The Phantom, a wild Assateague pony, has never been caught on Pony Penning Day. For two years, she’s avoided her captors. This year, however, she has a filly running wild with her. And this year, Paul is riding in Penning Day, and he and his sister, Maureen, are determined to make Phantom their own.
This book has been on my tbr list since I was about 10 years old…and now, six years later, I have finally gotten around to reading it. Wow, I wish I had read it earlier (I seem to say that a lot!) and I think my childhood self does too.
The amazing backstory had me hooked from the start, especially when you read the author’s note at the beginning which mentions that everything that happens in the book is based on real life. Anyway. I am a sucker for tension-addled adventure, and a Spanish galleon shipwrecking ponies on an island east of Virginia? Hello, my PERFECT story!
Obviously, this book is about horses, and I have also loved those since I was a kid. I have a vague recollection of being driven by a friend in the New Forest, England UK, frantically shouting, “PONY!” every time I saw one. I haven’t read a pony story in ages, aside from one on Wattpad, and I really enjoyed this one. Paul and Maureen, the main human characters, live on their grandparents’ pony farm, and the novel shows the every day chores and life they had. For someone who has never really had a chance to properly work with horses, this is absolutely fascinating and really enjoyable to read about.
The characters were very different. My favourite character was Grandpa Beebe. He was funny, down-to-earth and I just genuinely liked him. Paul and Maureen weren’t particularly 3D characters, but they weren’t terrible to read either. Their speech was characterised by colloquial idioms, and this really showed the time and place the story had been set in, and immediately brought to life the novel. I had to read a couple of sentences through twice to actually understand them, but it was still enjoyable.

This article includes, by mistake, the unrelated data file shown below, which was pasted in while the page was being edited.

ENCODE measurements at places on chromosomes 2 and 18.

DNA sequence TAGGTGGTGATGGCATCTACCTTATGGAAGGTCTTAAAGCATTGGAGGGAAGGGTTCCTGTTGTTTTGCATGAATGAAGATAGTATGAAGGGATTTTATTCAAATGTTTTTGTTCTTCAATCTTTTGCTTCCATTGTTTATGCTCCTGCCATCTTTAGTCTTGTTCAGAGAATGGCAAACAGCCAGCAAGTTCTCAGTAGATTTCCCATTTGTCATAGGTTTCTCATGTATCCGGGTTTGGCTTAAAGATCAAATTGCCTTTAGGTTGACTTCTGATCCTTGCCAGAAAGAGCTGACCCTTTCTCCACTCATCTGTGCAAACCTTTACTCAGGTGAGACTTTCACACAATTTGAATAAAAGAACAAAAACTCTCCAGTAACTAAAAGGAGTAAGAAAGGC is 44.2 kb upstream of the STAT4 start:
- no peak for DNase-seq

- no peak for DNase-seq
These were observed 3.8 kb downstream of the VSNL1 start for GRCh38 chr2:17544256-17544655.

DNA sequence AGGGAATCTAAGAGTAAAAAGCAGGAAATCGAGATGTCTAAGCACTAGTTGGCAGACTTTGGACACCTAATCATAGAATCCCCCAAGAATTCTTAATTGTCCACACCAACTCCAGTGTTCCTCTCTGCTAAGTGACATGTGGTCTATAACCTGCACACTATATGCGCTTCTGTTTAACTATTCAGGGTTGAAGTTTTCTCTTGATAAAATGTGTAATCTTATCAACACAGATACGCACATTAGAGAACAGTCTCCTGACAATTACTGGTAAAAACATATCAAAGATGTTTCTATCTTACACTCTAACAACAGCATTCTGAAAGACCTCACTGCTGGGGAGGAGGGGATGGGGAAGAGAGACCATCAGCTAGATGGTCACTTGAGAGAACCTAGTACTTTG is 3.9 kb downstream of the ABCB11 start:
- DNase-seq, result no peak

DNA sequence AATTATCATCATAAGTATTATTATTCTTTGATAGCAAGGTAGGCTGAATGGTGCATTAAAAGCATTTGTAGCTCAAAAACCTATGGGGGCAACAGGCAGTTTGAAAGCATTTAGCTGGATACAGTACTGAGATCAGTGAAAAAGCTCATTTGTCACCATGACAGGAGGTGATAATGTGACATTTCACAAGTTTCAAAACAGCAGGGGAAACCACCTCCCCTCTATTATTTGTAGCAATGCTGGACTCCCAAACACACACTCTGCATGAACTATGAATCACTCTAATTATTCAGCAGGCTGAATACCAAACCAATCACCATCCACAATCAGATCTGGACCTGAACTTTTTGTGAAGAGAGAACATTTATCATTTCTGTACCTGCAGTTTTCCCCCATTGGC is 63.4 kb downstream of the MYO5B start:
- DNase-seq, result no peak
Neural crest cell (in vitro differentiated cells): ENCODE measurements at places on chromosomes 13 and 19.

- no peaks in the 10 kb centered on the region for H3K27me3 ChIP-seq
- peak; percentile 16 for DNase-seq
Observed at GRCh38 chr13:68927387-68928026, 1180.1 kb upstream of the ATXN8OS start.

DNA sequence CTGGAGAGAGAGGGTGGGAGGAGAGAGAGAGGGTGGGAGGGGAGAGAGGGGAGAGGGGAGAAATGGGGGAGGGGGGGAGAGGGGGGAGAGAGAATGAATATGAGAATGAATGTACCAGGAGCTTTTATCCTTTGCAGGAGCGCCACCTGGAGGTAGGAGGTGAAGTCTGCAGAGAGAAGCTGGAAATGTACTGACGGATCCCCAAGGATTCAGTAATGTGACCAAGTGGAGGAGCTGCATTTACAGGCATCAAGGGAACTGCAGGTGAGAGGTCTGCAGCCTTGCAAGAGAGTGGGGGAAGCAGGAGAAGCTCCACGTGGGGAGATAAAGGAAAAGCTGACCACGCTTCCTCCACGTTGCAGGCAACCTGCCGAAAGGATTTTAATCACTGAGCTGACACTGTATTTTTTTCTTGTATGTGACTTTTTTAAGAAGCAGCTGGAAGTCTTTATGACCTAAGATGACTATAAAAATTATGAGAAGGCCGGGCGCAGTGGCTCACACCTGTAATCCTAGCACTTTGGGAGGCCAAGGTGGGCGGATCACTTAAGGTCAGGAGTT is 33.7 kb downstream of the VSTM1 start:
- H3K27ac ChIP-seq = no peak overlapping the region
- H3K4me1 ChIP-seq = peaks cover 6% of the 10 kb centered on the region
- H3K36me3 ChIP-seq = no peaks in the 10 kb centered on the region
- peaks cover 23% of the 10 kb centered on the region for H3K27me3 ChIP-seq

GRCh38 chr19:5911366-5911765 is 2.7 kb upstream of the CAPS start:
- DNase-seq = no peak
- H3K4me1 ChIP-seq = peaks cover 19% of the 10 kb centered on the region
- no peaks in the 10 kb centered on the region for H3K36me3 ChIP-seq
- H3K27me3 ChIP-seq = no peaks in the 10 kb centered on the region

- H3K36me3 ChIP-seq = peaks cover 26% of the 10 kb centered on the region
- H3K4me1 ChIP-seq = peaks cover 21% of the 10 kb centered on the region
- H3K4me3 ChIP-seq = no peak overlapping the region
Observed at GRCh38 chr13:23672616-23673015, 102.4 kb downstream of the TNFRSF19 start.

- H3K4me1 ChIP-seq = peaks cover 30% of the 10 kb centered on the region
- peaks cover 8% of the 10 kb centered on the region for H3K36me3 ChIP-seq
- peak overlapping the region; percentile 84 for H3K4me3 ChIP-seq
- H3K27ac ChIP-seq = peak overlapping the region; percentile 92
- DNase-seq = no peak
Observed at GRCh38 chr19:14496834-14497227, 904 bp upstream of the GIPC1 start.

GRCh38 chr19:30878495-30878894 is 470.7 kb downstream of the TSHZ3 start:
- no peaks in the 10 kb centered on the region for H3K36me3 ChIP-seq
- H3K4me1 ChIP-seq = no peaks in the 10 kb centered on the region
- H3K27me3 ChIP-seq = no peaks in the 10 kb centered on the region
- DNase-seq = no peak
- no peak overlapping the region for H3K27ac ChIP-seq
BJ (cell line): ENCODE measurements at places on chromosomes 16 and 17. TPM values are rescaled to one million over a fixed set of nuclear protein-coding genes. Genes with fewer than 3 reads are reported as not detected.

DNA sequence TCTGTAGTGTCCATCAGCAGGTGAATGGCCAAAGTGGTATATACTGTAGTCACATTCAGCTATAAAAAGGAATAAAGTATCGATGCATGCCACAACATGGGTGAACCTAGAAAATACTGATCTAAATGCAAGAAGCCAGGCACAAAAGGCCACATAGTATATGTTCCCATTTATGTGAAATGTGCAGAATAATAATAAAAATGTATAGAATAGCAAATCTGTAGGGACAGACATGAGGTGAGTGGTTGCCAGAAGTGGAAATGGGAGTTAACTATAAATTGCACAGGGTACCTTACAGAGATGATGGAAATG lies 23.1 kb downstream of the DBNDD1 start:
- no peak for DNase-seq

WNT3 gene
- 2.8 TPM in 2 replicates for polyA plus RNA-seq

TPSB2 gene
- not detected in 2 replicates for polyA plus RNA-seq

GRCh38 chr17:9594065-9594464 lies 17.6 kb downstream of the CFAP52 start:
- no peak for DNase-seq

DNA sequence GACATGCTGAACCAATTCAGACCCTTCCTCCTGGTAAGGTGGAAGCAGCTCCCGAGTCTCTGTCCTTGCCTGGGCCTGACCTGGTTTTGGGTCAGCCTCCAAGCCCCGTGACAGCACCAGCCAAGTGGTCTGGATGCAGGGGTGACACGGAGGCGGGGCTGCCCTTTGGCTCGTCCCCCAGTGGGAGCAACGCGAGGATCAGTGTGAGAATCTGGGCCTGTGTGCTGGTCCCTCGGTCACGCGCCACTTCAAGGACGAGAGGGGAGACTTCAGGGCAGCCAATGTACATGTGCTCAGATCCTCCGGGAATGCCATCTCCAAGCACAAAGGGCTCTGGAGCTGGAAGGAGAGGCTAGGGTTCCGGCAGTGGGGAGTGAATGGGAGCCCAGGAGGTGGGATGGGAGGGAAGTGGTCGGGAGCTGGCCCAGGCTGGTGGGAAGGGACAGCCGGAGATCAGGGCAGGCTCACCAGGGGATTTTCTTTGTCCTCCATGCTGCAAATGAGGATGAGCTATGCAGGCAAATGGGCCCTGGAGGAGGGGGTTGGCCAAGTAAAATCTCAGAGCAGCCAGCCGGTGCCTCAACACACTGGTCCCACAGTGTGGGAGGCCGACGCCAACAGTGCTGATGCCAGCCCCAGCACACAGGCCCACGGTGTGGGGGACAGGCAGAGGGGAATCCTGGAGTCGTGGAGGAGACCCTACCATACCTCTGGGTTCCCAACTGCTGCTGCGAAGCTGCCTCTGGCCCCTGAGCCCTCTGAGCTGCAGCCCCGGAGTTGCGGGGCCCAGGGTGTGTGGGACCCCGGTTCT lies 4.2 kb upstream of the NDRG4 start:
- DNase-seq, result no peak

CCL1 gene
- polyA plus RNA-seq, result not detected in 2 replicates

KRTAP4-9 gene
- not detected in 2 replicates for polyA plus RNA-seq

The ending to the story was a happy one, which I really enjoyed – it brought tears of joy to my eyes! I thought it was sweet, probably the correct word to use, as, whilst it wasn’t cliché, it was almost a ‘sighing’ end, although still left opportunity for the next two books in the trilogy.
Originally published in 1947, this book follows the traditional horse story pattern, which, personally, was one of its downfalls. This pattern is the stereotypical horse story – children save up to buy a horse, problems arise and troubles occur – both human and animalistic – which are then resolved. Whilst not necessarily the book’s fault – after all, it is a classic – for me it is kind of stale, as I have read horse story after horse story in which the same thing happens again and again. (Still, I’m writing one like this, so I can’t really complain!) However, it was still an enjoyable read.
I would recommend this book primarily to early teenagers, although I am sure older teens and adults can enjoy it too. Perhaps it would make a fantastic bedtime story. You need to know a little about horses to be able to read this novel, but not enough you need to read 50 manuals on the creatures – just simple technical terms, saddle, bridle, that kind of stuff. Finally, I would recommend this to people who enjoy a quick adventure, such as The Fantastic Five or The Secret Seven – it is in the style of such prose, and is quite exciting to read.
TITLE: Misty of Chincoteague
AUTHOR: Marguerite Henry
PUBLISHER: Aladdin Paperbacks
YEAR OF PUBLICATION: Ori. 1947, 1975. This edition 2006
NUMBER OF PAGES: 173
PRICE: US$5.99, £3.89
PERSONAL SOURCE: Present from my mum
PS the illustrations in this edition are beautiful!
PPS Happy Mother’s Day for the UK! Happy Mother’s Day to my fantastic mother, who has been in Belgium this weekend on a school trip (and neglected to take me *sob*). She’s bought me so many amazing novels and is always willing to have a nice book talk! I love you so much, mum!